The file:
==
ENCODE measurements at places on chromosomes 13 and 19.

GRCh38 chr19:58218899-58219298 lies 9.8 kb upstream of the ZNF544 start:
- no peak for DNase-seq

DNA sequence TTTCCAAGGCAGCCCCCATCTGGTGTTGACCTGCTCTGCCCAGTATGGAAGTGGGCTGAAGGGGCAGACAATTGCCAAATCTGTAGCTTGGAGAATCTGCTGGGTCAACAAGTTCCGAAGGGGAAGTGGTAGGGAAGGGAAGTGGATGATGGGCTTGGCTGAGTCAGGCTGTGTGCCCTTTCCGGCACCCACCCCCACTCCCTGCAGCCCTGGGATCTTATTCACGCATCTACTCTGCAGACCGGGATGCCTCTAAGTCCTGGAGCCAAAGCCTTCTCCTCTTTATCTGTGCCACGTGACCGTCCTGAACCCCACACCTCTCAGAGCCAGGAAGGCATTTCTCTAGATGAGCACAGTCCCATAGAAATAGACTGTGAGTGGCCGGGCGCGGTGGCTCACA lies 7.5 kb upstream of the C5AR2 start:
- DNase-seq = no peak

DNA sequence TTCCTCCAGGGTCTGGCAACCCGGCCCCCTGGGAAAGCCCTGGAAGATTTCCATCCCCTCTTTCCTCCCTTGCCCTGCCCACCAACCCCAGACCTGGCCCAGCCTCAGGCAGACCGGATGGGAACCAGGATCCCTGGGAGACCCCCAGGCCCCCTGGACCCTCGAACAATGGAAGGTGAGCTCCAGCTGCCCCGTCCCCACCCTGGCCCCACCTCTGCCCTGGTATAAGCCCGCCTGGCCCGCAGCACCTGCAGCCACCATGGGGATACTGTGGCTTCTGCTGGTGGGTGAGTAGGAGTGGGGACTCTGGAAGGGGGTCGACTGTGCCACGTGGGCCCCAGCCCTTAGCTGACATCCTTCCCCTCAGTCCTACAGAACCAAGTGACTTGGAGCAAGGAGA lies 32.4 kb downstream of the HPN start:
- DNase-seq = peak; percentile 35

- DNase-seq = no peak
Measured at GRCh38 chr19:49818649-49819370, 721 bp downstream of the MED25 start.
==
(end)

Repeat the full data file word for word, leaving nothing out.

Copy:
ENCODE measurements at places on chromosomes 13 and 19.

GRCh38 chr19:58218899-58219298 lies 9.8 kb upstream of the ZNF544 start:
- no peak for DNase-seq

DNA sequence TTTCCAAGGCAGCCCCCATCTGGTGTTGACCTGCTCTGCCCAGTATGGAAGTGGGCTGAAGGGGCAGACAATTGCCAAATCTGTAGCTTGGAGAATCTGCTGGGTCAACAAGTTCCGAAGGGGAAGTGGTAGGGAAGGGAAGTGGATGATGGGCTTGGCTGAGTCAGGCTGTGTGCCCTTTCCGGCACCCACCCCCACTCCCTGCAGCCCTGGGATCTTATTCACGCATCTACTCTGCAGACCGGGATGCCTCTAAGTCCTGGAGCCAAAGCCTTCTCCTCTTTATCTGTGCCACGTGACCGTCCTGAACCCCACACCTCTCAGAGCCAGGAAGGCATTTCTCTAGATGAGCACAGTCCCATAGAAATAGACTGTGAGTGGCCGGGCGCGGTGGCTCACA lies 7.5 kb upstream of the C5AR2 start:
- DNase-seq = no peak

DNA sequence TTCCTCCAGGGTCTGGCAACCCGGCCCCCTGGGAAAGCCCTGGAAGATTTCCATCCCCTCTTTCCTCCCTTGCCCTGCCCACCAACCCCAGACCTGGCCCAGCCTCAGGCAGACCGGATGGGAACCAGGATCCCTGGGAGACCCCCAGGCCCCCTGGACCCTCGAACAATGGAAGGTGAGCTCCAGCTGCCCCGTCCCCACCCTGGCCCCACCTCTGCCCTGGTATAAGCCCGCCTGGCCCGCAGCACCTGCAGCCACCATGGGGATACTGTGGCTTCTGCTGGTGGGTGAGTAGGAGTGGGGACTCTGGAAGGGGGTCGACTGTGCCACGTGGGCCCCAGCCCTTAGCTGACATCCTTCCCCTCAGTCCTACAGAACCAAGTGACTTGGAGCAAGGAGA lies 32.4 kb downstream of the HPN start:
- DNase-seq = peak; percentile 35

- DNase-seq = no peak
Measured at GRCh38 chr19:49818649-49819370, 721 bp downstream of the MED25 start.